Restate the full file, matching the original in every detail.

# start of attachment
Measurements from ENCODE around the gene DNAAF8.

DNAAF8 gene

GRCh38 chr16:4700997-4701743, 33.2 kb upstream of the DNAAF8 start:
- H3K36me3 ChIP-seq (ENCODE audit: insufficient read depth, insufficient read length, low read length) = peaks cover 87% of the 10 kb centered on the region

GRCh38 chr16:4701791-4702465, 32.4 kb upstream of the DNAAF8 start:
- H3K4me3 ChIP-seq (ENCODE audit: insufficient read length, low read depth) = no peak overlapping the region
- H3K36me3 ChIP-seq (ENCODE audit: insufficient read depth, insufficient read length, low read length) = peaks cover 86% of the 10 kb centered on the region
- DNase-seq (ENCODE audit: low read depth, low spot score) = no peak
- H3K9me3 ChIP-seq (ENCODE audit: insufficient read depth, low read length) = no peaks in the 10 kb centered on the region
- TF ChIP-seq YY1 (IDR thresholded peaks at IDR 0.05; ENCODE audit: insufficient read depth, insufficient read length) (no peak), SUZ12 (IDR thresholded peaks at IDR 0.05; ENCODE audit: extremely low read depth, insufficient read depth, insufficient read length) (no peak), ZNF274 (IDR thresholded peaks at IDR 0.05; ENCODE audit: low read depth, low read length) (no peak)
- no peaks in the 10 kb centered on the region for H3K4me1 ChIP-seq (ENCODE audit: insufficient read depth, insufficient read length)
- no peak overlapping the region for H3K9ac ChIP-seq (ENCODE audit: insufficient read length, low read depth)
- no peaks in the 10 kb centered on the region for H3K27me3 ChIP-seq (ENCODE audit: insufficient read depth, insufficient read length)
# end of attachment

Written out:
Measurements from ENCODE around the gene DNAAF8.

DNAAF8 gene

GRCh38 chr16:4700997-4701743, 33.2 kb upstream of the DNAAF8 start:
- H3K36me3 ChIP-seq (ENCODE audit: insufficient read depth, insufficient read length, low read length) = peaks cover 87% of the 10 kb centered on the region

GRCh38 chr16:4701791-4702465, 32.4 kb upstream of the DNAAF8 start:
- H3K4me3 ChIP-seq (ENCODE audit: insufficient read length, low read depth) = no peak overlapping the region
- H3K36me3 ChIP-seq (ENCODE audit: insufficient read depth, insufficient read length, low read length) = peaks cover 86% of the 10 kb centered on the region
- DNase-seq (ENCODE audit: low read depth, low spot score) = no peak
- H3K9me3 ChIP-seq (ENCODE audit: insufficient read depth, low read length) = no peaks in the 10 kb centered on the region
- TF ChIP-seq YY1 (IDR thresholded peaks at IDR 0.05; ENCODE audit: insufficient read depth, insufficient read length) (no peak), SUZ12 (IDR thresholded peaks at IDR 0.05; ENCODE audit: extremely low read depth, insufficient read depth, insufficient read length) (no peak), ZNF274 (IDR thresholded peaks at IDR 0.05; ENCODE audit: low read depth, low read length) (no peak)
- no peaks in the 10 kb centered on the region for H3K4me1 ChIP-seq (ENCODE audit: insufficient read depth, insufficient read length)
- no peak overlapping the region for H3K9ac ChIP-seq (ENCODE audit: insufficient read length, low read depth)
- no peaks in the 10 kb centered on the region for H3K27me3 ChIP-seq (ENCODE audit: insufficient read depth, insufficient read length)